22. July 2008 · Comments Off on Just One Of Those Things · Categories: Oboe, Ramble

So … I’ve been working on reeds this past week. And tomorrow is the first rehearsal for Don G.

Tonight is my WorryNight™. What this means is that I think about the reeds, and worry that they won’t work, but the fear is such that I don’t actually want to play the reeds. After all, if they are good, I just might crack them or wear them out. But if I don’t play them then of course I just know that they will all be rotten when I pull them out tomorrow morning.

And to think that I was kind of laughing at a blogger who says we are neurotic.

Wouldn’t you know?

22. July 2008 · 2 comments · Categories: Ramble

… is where was Chloe Veltman playing? And with whom?

I hate to make rash generalizations, but if oboists are characterized as a neurotic bunch, I’m beginning to think that the American players are to blame. In the UK, the average oboe player — myself included — is ready to play within about minute. We plonk ourselves down in our seats, stick a reed in our mouths to get it going, put our horns together and get on with it. End of story.

But in this country, it seems to take oboists at least a quarter of an hour to get going. The players over here are forever mucking about with their reeds, soaking them in little pots of water, fussing with the key work on their horns, etc etc etc. It’s a wonder that they ever get their acts together in time to give the customary first ‘A’ that’s needed to tune the rest of the orchestra.

Yesterday’s oboists were among the most extreme I’ve ever had the pleasure of playing with. The one to my right spent 20 minutes just selecting a suitable reed. Meanwhile, the one to my left had the most elaborate set-up I’ve ever seen in all my years of playing. This included a three-pronged instrument stand on which to place his oboe and cor anglais, an artillery-sized reed case, the most intricate-looking music stand I’ve ever sat next to (and he set it up with the sort of form normally reserved for army privates putting together a rifle), a full-sized strip lighting system for attachment to his music stand, and an enormous electronic tuner/metronome. And let’s not forget his custom-made mini “shelf” featuring a velvet cushion on which to place reeds and a special hole for a water pot — which the player proceeded to attach to his stand with industrial precision.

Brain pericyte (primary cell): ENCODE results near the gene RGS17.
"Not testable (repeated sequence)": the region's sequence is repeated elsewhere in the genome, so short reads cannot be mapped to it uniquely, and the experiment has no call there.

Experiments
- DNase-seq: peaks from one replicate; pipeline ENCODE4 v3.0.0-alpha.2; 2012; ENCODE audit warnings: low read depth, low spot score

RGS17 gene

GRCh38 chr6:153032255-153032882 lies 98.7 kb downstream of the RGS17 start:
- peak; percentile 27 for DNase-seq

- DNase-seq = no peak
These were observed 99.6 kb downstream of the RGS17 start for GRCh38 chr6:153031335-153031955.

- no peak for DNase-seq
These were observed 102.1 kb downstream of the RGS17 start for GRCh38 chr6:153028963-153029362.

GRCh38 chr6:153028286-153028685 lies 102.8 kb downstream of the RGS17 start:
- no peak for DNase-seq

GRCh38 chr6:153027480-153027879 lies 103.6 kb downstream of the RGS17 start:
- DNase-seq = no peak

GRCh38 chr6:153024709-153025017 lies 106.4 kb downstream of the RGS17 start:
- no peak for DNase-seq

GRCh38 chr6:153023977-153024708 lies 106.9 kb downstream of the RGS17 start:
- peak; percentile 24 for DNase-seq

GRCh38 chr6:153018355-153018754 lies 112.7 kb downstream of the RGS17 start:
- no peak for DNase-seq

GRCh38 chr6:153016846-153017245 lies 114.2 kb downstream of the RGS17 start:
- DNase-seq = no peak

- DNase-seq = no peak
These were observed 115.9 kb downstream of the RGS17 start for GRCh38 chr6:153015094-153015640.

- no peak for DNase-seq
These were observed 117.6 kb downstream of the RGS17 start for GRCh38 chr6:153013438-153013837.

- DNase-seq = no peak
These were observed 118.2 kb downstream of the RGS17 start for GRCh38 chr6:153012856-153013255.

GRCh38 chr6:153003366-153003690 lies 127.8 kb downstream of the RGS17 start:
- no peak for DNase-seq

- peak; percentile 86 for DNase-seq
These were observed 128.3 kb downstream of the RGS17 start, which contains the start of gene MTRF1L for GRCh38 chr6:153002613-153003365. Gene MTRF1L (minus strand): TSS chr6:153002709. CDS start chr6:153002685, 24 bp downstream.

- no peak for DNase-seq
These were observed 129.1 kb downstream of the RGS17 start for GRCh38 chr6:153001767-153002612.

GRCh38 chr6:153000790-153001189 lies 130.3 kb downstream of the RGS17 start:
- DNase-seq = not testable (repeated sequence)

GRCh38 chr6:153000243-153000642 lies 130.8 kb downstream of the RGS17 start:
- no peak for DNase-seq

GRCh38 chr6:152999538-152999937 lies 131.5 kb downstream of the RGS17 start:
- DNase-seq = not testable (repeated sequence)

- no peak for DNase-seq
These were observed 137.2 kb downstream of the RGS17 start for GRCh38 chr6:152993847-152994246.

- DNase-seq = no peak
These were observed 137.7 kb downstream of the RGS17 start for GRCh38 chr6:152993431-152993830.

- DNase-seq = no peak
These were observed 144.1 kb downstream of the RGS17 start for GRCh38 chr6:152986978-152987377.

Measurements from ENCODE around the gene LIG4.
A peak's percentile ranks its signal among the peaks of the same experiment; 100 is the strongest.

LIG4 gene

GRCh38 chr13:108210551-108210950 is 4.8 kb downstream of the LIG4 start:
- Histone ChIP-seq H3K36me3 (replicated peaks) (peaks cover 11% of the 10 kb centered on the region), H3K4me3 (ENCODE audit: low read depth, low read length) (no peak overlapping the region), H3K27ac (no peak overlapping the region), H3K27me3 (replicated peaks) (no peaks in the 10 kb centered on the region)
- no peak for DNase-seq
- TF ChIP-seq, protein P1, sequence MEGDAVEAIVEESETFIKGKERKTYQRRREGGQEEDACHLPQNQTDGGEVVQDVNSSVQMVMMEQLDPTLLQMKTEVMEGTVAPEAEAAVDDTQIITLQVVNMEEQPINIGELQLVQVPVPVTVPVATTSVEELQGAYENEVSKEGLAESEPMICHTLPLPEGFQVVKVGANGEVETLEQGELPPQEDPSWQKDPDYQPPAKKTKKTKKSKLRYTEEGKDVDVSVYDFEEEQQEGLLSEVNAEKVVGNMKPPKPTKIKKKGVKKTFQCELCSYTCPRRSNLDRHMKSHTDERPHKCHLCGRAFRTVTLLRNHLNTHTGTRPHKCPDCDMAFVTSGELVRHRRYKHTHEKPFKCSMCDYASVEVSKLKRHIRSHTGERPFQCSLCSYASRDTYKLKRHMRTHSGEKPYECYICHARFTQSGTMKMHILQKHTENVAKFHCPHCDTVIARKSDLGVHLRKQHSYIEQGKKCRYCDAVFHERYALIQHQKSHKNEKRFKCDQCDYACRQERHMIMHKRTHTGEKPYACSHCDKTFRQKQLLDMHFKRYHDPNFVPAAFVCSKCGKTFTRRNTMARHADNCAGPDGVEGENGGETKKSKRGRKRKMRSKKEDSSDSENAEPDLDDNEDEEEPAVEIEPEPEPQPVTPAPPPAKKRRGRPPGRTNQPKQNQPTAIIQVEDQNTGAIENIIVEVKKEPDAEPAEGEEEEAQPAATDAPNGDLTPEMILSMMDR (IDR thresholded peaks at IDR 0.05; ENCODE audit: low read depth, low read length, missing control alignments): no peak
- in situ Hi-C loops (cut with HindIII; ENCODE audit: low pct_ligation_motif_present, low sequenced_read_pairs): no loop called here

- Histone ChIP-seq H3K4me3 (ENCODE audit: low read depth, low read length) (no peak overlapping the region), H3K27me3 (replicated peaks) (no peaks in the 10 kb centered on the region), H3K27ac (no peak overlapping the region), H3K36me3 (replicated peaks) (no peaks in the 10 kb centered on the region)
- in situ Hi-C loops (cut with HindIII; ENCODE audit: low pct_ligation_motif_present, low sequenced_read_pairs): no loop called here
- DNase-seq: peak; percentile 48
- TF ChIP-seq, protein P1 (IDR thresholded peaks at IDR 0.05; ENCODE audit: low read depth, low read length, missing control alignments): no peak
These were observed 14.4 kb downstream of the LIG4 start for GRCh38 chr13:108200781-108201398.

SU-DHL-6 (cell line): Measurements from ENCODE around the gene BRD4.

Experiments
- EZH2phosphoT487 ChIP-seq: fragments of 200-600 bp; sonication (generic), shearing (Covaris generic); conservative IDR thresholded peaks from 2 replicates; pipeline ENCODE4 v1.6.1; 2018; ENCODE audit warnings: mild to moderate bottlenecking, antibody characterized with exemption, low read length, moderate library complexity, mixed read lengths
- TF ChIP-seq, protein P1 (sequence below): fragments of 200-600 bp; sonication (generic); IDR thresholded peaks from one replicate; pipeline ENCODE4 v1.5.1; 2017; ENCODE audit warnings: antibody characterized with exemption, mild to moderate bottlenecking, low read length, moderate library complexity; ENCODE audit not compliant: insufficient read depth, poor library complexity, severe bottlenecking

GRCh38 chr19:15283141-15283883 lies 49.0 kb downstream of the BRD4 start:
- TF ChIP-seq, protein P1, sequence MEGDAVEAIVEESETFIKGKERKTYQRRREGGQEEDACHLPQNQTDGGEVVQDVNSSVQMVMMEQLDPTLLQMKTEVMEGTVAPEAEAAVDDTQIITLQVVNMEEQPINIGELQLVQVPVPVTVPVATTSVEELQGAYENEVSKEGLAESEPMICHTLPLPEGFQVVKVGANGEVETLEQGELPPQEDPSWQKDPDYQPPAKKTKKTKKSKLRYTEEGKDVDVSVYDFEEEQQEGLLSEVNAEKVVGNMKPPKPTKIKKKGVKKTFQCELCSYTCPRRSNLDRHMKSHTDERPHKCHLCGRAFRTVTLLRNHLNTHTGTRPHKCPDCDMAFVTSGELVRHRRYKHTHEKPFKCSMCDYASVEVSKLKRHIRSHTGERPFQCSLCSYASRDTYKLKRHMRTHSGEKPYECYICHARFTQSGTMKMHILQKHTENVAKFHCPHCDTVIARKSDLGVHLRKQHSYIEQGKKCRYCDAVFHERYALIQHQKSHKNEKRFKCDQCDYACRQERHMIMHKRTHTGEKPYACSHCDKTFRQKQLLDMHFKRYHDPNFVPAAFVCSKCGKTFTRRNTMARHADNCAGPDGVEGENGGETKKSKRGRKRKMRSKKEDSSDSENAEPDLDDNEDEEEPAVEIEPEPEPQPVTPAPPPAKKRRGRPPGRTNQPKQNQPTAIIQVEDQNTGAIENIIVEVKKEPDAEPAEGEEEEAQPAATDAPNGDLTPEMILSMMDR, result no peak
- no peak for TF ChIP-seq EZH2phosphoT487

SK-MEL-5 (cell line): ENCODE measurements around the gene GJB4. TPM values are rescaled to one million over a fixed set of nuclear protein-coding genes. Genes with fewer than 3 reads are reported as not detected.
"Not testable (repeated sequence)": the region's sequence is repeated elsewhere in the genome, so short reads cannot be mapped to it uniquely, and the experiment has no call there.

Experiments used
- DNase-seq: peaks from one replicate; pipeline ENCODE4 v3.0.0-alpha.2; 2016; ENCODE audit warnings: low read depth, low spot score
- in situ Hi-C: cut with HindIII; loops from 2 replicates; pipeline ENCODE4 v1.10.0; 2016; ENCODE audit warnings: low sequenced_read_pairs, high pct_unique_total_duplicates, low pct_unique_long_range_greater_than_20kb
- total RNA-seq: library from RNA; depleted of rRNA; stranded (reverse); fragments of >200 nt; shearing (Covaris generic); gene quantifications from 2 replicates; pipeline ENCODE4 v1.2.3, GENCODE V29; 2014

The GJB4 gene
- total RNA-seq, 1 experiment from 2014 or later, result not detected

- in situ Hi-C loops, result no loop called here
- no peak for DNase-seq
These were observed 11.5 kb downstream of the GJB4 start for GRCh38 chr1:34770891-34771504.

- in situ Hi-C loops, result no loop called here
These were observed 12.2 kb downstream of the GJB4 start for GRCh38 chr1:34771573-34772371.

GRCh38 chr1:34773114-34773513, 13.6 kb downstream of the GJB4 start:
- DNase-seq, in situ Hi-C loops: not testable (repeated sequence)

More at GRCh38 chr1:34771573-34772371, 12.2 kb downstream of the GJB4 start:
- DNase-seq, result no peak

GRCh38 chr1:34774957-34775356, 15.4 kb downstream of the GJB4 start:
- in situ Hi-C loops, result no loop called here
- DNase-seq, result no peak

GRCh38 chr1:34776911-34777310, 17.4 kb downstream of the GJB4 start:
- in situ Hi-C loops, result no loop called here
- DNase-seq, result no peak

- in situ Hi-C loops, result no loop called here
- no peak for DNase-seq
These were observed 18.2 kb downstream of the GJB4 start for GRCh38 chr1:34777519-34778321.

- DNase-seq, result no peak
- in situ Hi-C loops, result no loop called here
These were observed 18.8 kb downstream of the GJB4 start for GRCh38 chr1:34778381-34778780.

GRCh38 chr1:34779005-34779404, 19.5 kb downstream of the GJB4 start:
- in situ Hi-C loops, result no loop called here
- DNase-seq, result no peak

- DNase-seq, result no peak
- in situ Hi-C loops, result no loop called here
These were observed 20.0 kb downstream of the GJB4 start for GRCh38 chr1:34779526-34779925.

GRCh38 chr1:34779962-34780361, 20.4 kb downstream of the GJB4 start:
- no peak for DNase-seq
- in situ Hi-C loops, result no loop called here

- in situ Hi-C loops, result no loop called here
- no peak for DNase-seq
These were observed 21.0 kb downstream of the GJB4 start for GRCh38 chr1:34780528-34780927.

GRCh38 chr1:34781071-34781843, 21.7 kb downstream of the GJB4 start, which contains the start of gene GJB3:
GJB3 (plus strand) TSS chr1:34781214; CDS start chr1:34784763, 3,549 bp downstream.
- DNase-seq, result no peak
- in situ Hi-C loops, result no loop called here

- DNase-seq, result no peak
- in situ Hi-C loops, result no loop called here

This country of course boasts amazing oboists. But I wonder if Amis’ negative feelings towards this segment of the musical population might stem from negative experiences he had with American players?

I read it here.

I very well might know the two oboists Ms. Veltman played with … and of course I can’t help but wonder if they know she wrote about them! Too darn funny. (I have an inkling about the guy, but of course can’t say for sure!)

Yeah, I suppose we worry a lot about reeds. Maybe it’s due to the style of reed we play on. I wonder. I do try, though, not to be all that crazy at a concert. I prefer to keep my wacky reed woes at home. I do use a tray, though. I hate having to put things down on the floor, and I like to have my swab and paper (for water in keys) readily available, along with my tuner. I guess they don’t do that elsewhere? (I’ve not playing in other countries.)

Ah well. We are fun to make fun of, aren’t we? Heck, I do it all the time! (I attempt to only mock myself; it’s safer that way.) ;-)

And now I guess I’ll have to read the Kingsley Amis book too, eh?

22. July 2008 · 2 comments · Categories: Quotes

And I love practising. I thought it would be very tedious to do things like scales, but you have to do them to free yourself up. I’m enjoying it and, at the same time, when I’m not actually playing, I’ll listen to recordings of the pieces that I’m playing and I just get so much more out of them. It’s a nice thing to do in the evenings.

-Oliver Sacks